World Library  
Flag as Inappropriate
Email this Article

Derrick Williams (American football)

Article Id: WHEBN0004054647
Reproduction Date:

Title: Derrick Williams (American football)  
Author: World Heritage Encyclopedia
Language: English
Subject: 2008 Penn State Nittany Lions football team, 2005 Penn State Nittany Lions football team, 2007 Penn State Nittany Lions football team, 2009 NFL draft, Deon Butler
Publisher: World Heritage Encyclopedia

Derrick Williams (American football)

Derrick Williams
Williams during his tenure at Penn State.
free agent
Wide Receiver
Personal information
Date of birth: (1986-07-06) July 6, 1986
Place of birth: Washington, D.C.
Height: 5 ft 11 in (1.80 m) Weight: 197 lb (89 kg)
Career information
High school: Greenbelt (MD) Roosevelt
College: Penn State
NFL Draft: 2009 / Round: 3 / Pick: 82
Debuted in 2009 for the Detroit Lions
Career history
Career highlights and awards
Career NFL statistics as of Week 16, 2010
Receptions 9
Receiving Yards 82
Touchdowns 0
Stats at

Derrick Williams (born July 6, 1986) is a gridiron football wide receiver who is currently a free agent. He was selected by the Detroit Lions with the 18th pick of the 3rd round of the 2009 NFL Draft. He was a wide receiver and 2008 team captain[1] for the Penn State Nittany Lions.

High school

Williams was widely regarded as the top high school football prospect of 2005, coming out of Eleanor Roosevelt High School in Greenbelt, Maryland.[2] He received scholarship offers from more than 50 Division I schools. Relentless recruiting forced him to twice change his cell phone number.[2] He was named High School Junior of the Year in 2003, and was ranked as the number one recruit in the nation after his senior year.[3]

Williams initially leaned towards attending the University of Florida, but re-opened his recruitment after the firing of head coach Ron Zook.[2] He strongly considered offers from Texas, Oklahoma and Tennessee, before announcing live on ESPN that he would attend Penn State.[2] Penn State was coming off four losing seasons in five years, and head coach Joe Paterno was under increasing pressure to retire. Williams relished the challenge of returning the Penn State program to its former stature, saying "I did it because I trusted in [Paterno]. He promised me I could help turn the program around and leave my mark there, which I did."[2]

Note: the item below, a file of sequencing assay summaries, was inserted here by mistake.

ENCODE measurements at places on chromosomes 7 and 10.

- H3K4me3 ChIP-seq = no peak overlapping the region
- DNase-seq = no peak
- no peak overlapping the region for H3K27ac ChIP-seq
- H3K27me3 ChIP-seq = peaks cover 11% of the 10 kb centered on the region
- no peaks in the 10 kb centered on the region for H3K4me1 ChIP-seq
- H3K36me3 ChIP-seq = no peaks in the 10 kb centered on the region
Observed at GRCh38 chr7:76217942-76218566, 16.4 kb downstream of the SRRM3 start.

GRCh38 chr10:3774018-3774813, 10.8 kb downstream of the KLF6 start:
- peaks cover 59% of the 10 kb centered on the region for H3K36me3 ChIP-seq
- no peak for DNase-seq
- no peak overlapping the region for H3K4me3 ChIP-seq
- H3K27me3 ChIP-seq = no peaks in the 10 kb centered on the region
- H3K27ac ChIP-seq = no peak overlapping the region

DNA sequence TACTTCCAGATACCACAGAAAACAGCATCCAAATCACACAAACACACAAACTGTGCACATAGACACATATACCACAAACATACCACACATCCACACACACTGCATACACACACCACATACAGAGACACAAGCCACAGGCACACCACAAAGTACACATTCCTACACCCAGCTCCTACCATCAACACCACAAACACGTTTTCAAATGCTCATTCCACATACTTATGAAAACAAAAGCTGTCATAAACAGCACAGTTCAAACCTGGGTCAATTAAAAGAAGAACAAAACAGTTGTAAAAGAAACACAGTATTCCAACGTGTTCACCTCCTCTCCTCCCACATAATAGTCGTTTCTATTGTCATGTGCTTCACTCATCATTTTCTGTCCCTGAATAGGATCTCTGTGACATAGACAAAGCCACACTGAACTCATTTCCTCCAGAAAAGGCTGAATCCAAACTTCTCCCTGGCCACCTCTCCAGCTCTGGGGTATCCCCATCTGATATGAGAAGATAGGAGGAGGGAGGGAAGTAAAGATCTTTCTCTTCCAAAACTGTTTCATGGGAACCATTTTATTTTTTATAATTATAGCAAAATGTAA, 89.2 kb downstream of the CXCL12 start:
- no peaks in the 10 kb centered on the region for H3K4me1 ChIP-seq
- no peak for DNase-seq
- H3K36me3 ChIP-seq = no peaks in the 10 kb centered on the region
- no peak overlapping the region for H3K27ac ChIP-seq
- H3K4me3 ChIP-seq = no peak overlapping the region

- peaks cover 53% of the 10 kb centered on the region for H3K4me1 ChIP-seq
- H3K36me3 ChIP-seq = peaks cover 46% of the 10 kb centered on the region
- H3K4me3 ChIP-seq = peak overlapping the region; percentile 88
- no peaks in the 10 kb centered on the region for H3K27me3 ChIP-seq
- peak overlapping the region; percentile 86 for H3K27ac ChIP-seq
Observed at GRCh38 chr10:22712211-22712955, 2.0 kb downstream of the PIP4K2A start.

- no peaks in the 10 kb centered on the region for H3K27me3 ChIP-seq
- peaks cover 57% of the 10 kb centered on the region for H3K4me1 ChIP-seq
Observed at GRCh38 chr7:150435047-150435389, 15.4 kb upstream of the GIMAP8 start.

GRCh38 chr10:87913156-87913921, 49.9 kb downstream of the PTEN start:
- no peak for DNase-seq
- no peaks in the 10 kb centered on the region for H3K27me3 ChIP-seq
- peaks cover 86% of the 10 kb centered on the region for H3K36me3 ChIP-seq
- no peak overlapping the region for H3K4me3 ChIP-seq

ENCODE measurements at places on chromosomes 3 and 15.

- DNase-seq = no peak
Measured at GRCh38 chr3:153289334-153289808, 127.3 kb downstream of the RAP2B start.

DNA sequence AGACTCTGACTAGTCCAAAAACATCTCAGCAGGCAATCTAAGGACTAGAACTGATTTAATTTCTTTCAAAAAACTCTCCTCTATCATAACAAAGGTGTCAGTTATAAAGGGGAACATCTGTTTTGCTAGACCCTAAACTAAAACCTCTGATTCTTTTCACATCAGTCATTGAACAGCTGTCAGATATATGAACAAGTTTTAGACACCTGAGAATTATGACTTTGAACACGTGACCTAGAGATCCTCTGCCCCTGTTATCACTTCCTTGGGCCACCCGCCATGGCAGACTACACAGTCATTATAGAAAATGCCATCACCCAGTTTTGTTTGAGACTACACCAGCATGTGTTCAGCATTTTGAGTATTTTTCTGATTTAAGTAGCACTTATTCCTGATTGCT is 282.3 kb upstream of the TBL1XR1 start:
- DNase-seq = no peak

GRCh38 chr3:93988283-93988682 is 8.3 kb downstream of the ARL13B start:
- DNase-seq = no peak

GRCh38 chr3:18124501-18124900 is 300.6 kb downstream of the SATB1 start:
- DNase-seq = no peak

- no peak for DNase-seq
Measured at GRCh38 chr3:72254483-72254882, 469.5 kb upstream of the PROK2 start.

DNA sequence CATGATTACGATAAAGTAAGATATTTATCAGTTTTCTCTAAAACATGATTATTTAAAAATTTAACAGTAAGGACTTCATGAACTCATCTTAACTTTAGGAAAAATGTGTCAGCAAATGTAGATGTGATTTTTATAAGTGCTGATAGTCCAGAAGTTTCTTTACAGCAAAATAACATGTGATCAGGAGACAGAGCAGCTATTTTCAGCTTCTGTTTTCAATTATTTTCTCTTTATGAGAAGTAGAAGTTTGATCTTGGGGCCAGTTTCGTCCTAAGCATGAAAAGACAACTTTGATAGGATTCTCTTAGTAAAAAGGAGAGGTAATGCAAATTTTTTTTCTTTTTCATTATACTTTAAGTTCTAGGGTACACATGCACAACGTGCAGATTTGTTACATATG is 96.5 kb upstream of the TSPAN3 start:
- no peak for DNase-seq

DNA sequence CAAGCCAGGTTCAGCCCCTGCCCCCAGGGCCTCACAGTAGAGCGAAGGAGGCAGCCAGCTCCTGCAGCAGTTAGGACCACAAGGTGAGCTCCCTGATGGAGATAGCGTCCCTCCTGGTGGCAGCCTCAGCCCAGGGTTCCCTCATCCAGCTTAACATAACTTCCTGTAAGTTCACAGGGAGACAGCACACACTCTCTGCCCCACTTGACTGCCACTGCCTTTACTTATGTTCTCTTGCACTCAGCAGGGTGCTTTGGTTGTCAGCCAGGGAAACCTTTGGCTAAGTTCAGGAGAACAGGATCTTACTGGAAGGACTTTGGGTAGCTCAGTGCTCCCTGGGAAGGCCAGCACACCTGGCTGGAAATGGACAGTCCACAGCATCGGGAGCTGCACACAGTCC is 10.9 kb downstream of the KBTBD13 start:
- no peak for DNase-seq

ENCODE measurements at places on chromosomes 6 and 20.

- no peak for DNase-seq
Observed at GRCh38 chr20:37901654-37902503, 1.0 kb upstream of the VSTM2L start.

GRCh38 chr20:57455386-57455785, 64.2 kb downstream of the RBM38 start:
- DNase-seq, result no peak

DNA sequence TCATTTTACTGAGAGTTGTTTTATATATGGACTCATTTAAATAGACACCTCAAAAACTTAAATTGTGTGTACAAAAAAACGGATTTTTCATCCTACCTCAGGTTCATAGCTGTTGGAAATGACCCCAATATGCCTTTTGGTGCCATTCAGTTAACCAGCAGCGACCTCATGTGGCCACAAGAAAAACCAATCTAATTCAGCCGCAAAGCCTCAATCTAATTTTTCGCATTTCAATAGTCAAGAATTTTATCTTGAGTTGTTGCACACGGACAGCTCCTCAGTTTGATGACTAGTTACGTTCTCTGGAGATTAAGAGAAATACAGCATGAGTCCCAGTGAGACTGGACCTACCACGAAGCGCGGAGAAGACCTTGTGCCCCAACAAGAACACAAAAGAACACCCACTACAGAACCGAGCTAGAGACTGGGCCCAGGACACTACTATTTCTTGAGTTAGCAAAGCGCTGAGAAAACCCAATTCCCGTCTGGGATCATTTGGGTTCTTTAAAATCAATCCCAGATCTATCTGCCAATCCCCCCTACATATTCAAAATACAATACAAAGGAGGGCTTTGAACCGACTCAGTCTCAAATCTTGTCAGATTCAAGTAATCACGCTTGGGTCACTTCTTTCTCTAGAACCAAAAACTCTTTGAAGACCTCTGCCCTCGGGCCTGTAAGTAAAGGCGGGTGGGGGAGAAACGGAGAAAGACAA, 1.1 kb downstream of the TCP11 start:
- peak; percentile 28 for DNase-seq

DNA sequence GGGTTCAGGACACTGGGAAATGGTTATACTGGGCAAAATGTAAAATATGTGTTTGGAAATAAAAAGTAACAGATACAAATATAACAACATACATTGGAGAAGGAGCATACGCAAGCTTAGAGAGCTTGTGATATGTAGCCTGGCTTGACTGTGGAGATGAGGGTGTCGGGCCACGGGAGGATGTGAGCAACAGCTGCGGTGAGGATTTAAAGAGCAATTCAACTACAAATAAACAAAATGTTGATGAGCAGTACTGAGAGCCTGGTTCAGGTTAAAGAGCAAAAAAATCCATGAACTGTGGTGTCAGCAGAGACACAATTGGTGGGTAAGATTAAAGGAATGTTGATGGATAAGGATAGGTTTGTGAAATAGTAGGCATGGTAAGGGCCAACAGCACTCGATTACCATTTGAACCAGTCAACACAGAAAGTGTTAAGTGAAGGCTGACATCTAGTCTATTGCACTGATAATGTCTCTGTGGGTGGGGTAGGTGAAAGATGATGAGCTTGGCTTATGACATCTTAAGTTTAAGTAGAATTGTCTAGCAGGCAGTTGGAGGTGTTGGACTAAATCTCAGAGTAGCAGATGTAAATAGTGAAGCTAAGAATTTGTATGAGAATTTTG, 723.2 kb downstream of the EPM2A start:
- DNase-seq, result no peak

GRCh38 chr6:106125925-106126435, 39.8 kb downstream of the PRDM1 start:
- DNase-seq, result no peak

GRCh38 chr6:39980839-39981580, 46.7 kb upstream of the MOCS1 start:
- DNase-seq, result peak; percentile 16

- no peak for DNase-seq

College career

As a true freshman, Williams was spectacular at quarterback, running back,and wide receiver. His touchdown catch late in Penn State's matchup with Northwestern that year won the Lions that game and was nominated for a Game-Changing Performance of the Year. It was part of an explosive, four-touchdown start that was cut short by a broken arm he suffered during the Nittany Lions' October 15, 2005 loss against the University of Michigan, the team's only loss that season.

The Sporting News named Williams to the freshman All-Big Ten Conference team despite having played just seven games in 2005. He was named to the preseason All-Big Ten second-team for the 2006 season by The Sporting News.[4]

In the 2006 year he returned at wide receiver for the Nittany Lions, but registered just two touchdowns all season. He played both running back and wideout in the Outback Bowl, helping Penn State to a 20-10 win against Tennessee.

He began the 2007 season with only 6 catches for 45 yards in his first two games, but had an electrifying 78-yard punt return touchdown against Notre Dame, his second career special teams touchdown. He ended the season with 55 receptions for 529 yards and 3 touchdowns. He also had 16 rushing attempts for 101 yards and a touchdown. He had a season high ten catches for 95 yards and one Touchdown vs. in a 26-19 win over Purdue.

Prior to the 2008 season, Williams was nominated to the Maxwell and Biletnikoff Award watchlists.[5]

Williams became the first player under the coaching of Joe Paterno to score a touchdown on a catch, run and kick return in the same game, when he accomplished the feat against the Illinois Fighting Illini on September 27, 2008. The Nittany Lions won the game 38-24.[6] Williams was named the Big Ten special teams player of the week following the Nittany Lions victory.[7] At the end of the 2008 season, he was named a first team All-Big Ten selection.[8] He ended the season with 44 catches for 485 yards and a career high four touchdown receptions. In his final game, the 2009 Rose Bowl loss to Southern California, he had a fourth-quarter touchdown reception.

Professional career